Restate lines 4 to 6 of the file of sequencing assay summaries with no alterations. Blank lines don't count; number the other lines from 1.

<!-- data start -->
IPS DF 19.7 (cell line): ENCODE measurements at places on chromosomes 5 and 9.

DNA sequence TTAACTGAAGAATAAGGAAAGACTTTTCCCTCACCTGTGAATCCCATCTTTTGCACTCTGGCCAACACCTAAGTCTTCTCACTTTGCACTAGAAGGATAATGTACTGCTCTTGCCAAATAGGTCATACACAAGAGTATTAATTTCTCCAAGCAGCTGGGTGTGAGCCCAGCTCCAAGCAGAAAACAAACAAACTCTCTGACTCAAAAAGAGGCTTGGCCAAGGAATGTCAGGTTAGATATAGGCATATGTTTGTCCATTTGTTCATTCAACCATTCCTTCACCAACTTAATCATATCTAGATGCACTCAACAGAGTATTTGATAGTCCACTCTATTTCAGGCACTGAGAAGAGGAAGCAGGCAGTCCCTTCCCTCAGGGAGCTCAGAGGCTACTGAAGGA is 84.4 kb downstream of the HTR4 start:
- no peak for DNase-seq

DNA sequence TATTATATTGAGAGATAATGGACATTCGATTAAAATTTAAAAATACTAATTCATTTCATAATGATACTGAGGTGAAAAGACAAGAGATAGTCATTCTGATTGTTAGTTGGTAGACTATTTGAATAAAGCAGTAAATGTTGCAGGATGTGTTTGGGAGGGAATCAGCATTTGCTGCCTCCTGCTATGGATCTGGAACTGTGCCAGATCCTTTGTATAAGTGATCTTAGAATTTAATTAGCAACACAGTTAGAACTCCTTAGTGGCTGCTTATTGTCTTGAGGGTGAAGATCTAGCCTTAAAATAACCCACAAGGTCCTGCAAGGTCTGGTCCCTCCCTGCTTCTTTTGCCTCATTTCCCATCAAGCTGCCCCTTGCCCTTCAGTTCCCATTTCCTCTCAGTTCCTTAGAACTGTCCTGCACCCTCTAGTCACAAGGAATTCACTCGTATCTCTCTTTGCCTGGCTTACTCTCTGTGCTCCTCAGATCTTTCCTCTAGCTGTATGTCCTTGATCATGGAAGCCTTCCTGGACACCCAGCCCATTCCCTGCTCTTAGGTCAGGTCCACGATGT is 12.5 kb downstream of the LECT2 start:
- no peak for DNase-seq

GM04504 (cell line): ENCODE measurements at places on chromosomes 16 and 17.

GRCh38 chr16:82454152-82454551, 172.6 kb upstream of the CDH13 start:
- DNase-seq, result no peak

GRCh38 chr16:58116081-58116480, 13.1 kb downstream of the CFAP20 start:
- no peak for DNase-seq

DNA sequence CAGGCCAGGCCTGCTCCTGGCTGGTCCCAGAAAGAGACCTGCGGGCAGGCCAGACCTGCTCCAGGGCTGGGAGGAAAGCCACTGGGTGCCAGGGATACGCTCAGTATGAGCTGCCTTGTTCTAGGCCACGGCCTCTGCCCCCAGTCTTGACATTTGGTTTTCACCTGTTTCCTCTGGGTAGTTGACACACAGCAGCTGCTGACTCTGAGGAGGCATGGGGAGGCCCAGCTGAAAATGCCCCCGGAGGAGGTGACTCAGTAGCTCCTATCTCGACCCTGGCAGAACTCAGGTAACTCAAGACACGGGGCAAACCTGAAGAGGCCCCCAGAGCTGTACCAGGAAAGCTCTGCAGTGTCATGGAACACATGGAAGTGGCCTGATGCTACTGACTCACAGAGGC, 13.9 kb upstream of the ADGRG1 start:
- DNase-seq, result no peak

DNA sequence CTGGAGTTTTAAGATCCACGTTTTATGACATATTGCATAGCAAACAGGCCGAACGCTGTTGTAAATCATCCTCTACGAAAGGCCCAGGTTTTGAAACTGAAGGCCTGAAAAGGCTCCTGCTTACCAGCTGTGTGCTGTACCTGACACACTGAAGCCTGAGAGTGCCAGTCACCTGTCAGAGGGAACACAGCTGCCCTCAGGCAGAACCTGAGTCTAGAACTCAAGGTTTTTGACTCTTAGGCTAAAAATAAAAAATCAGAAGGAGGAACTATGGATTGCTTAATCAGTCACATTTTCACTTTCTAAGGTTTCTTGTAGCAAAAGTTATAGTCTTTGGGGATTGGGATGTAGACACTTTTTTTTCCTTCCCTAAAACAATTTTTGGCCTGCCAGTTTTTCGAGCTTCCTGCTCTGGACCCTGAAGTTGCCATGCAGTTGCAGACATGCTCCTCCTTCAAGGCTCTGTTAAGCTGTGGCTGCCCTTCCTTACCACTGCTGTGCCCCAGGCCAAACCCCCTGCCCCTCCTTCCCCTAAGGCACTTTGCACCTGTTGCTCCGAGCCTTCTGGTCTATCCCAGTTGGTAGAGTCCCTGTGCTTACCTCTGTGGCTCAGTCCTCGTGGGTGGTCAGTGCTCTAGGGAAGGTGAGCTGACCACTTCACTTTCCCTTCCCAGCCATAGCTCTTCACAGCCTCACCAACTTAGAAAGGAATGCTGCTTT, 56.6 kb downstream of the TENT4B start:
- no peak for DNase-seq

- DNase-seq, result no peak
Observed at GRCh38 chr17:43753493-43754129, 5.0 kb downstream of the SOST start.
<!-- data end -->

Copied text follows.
DNA sequence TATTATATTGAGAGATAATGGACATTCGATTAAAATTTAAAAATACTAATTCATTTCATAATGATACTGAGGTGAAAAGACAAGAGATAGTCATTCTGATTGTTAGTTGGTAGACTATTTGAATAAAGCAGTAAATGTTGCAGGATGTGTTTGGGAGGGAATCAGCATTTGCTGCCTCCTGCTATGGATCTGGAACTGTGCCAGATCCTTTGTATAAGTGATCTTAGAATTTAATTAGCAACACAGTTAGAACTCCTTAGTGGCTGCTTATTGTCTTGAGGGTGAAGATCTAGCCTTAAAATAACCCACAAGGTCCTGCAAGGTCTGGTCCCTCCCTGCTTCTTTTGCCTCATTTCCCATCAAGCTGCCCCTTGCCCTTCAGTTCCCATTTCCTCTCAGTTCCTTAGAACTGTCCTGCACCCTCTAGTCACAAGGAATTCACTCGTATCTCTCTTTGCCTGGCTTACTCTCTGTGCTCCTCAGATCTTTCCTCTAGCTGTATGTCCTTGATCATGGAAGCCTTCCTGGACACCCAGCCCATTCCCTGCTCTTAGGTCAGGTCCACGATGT is 12.5 kb downstream of the LECT2 start:
- no peak for DNase-seq

GM04504 (cell line): ENCODE measurements at places on chromosomes 16 and 17.